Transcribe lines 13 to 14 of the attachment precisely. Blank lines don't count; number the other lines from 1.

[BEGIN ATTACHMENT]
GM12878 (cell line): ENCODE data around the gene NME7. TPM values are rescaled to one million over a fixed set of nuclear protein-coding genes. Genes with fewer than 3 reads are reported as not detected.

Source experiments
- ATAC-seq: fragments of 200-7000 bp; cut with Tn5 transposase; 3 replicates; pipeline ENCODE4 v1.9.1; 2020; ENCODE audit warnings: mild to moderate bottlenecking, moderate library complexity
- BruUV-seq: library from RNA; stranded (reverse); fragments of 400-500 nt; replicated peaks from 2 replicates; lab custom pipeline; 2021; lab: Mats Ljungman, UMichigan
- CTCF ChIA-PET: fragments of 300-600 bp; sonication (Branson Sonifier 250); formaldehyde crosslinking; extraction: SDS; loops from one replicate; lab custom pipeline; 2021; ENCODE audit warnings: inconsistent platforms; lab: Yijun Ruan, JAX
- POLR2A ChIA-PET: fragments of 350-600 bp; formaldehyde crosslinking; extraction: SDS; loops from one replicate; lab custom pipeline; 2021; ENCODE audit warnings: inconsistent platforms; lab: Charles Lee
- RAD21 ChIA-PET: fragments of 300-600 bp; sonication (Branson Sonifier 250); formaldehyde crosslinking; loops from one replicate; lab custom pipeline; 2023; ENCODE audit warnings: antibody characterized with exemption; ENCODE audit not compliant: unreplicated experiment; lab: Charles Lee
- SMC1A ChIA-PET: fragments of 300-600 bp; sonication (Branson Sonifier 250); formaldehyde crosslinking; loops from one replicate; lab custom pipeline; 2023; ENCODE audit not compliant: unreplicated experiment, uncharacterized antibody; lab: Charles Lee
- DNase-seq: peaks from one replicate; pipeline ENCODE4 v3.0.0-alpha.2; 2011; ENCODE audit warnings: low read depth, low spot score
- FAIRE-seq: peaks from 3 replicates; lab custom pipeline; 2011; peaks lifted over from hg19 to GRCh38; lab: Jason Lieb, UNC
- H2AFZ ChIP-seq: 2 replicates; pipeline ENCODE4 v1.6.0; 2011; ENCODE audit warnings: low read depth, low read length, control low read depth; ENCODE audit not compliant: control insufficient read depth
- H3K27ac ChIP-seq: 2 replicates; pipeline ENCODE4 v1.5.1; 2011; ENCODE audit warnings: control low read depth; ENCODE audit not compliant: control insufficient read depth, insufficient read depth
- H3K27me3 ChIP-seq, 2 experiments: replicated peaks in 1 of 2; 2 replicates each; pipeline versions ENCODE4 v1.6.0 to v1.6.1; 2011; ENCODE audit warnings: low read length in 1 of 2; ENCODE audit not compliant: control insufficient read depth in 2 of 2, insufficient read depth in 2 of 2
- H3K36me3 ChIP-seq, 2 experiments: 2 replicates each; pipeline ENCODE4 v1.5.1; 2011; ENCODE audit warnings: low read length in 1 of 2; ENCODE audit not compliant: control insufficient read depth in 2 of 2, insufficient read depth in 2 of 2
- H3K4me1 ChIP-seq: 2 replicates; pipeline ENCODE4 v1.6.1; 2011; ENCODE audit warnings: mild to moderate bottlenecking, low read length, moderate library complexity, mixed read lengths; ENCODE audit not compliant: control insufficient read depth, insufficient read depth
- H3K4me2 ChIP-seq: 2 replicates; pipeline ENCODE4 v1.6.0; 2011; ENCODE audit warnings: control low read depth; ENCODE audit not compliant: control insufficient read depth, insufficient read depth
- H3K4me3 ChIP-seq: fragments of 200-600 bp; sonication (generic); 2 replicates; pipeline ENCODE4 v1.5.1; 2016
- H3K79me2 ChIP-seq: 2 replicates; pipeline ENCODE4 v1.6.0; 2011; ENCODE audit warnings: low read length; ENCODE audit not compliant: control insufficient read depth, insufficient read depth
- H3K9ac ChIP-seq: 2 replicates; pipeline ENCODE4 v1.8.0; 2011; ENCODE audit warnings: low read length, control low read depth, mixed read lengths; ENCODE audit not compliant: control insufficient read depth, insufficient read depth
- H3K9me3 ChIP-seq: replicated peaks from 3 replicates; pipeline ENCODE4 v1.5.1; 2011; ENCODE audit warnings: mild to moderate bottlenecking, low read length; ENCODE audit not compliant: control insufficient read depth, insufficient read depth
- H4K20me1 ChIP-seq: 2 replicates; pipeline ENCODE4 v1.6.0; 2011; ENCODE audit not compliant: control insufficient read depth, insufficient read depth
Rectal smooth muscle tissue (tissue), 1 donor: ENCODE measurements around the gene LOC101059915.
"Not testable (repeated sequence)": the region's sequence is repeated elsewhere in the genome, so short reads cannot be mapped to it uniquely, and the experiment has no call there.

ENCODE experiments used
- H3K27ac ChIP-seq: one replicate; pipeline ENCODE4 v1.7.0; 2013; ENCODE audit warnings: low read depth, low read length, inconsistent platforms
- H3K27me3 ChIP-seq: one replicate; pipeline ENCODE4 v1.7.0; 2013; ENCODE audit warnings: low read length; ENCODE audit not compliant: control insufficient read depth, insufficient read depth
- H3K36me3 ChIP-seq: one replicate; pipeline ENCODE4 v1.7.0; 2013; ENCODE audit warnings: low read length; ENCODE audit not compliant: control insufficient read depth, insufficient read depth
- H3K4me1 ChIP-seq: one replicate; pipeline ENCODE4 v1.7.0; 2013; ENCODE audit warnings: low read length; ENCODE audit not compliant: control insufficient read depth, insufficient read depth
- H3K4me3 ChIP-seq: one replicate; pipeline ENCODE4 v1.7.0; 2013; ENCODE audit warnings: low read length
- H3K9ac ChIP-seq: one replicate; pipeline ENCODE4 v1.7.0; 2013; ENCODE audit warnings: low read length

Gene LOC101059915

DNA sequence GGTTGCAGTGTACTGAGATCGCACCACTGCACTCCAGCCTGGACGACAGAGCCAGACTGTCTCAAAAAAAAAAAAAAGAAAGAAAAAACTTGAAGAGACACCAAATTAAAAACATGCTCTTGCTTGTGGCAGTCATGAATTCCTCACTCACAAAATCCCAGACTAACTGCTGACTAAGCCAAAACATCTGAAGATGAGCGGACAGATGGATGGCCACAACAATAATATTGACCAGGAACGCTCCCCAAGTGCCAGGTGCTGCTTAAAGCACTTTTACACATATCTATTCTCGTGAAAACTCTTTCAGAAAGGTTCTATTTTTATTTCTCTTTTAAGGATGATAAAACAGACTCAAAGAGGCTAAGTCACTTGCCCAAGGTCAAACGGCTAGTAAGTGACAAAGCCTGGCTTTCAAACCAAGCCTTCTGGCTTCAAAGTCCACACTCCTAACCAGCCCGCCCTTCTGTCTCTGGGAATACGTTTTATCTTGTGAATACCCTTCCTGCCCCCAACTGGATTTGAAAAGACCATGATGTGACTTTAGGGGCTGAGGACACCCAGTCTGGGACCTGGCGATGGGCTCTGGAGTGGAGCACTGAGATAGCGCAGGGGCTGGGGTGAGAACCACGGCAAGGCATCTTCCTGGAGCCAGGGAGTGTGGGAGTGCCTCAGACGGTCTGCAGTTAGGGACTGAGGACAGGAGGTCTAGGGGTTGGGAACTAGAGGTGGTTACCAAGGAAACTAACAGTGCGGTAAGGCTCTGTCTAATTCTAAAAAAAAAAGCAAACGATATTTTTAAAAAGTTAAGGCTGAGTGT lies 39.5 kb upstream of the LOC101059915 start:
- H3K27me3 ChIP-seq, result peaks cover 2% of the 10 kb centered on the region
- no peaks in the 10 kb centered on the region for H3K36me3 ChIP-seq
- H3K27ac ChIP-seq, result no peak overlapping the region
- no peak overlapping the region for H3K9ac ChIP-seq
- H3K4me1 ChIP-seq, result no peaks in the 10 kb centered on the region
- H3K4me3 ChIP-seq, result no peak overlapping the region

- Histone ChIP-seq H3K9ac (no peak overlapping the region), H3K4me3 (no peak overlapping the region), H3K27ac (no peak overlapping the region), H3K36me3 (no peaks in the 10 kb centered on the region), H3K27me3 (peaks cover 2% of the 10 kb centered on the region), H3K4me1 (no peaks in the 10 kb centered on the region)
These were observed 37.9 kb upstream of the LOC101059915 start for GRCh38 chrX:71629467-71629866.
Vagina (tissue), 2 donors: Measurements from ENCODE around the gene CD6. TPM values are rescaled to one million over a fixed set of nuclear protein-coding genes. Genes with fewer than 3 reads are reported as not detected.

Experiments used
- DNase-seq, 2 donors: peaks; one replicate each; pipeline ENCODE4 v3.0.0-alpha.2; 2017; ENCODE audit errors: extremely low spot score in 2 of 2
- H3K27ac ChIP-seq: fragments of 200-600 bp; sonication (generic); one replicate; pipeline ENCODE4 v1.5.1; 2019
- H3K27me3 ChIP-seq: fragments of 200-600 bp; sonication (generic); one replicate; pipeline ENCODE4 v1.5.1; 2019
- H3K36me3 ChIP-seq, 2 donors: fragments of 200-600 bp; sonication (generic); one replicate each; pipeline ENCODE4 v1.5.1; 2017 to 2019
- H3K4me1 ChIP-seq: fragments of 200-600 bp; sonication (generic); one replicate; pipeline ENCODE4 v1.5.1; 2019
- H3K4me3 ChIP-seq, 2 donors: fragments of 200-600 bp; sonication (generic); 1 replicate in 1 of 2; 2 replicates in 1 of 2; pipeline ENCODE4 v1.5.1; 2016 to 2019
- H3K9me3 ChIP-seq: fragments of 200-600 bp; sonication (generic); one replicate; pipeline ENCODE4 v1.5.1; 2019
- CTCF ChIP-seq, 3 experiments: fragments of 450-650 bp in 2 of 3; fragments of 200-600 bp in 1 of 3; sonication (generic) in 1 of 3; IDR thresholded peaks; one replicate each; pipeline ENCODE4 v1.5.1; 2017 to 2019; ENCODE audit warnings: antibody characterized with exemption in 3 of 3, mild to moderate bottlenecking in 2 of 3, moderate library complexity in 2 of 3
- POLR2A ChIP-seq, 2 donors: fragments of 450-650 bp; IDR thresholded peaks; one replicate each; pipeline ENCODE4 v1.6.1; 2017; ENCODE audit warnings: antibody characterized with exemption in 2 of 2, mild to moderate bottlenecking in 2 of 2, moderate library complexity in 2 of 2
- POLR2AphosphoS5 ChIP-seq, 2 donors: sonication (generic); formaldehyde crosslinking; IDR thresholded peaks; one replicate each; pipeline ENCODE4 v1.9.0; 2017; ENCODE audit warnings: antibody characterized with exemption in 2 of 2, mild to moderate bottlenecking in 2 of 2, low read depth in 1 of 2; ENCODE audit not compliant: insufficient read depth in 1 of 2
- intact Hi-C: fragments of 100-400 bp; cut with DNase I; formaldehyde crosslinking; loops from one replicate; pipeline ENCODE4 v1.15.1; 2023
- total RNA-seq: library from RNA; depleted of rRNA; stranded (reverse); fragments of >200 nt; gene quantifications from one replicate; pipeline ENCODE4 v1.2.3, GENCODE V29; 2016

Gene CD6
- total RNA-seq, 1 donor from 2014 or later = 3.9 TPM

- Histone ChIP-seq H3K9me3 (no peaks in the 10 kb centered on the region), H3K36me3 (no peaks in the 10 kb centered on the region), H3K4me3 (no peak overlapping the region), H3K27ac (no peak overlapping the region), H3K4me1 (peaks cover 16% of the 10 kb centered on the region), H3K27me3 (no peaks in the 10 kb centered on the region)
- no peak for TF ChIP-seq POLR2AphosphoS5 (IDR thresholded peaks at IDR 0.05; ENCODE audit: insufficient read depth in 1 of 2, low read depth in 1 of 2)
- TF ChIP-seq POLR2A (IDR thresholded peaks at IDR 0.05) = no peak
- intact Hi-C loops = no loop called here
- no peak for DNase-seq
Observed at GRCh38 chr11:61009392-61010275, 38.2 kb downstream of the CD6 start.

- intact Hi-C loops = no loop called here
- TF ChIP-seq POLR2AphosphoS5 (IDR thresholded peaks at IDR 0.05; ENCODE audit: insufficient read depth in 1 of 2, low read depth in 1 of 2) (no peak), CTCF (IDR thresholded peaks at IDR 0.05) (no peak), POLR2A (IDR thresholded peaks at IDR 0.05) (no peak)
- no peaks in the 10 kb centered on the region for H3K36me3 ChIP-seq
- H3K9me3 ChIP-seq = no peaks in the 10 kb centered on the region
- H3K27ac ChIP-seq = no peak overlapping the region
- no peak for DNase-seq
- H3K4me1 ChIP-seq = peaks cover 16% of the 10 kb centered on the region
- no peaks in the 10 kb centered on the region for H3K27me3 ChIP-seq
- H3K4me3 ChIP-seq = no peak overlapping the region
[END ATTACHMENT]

- H3K27me3 ChIP-seq, 2 experiments: replicated peaks in 1 of 2; 2 replicates each; pipeline versions ENCODE4 v1.6.0 to v1.6.1; 2011; ENCODE audit warnings: low read length in 1 of 2; ENCODE audit not compliant: control insufficient read depth in 2 of 2, insufficient read depth in 2 of 2
- H3K36me3 ChIP-seq, 2 experiments: 2 replicates each; pipeline ENCODE4 v1.5.1; 2011; ENCODE audit warnings: low read length in 1 of 2; ENCODE audit not compliant: control insufficient read depth in 2 of 2, insufficient read depth in 2 of 2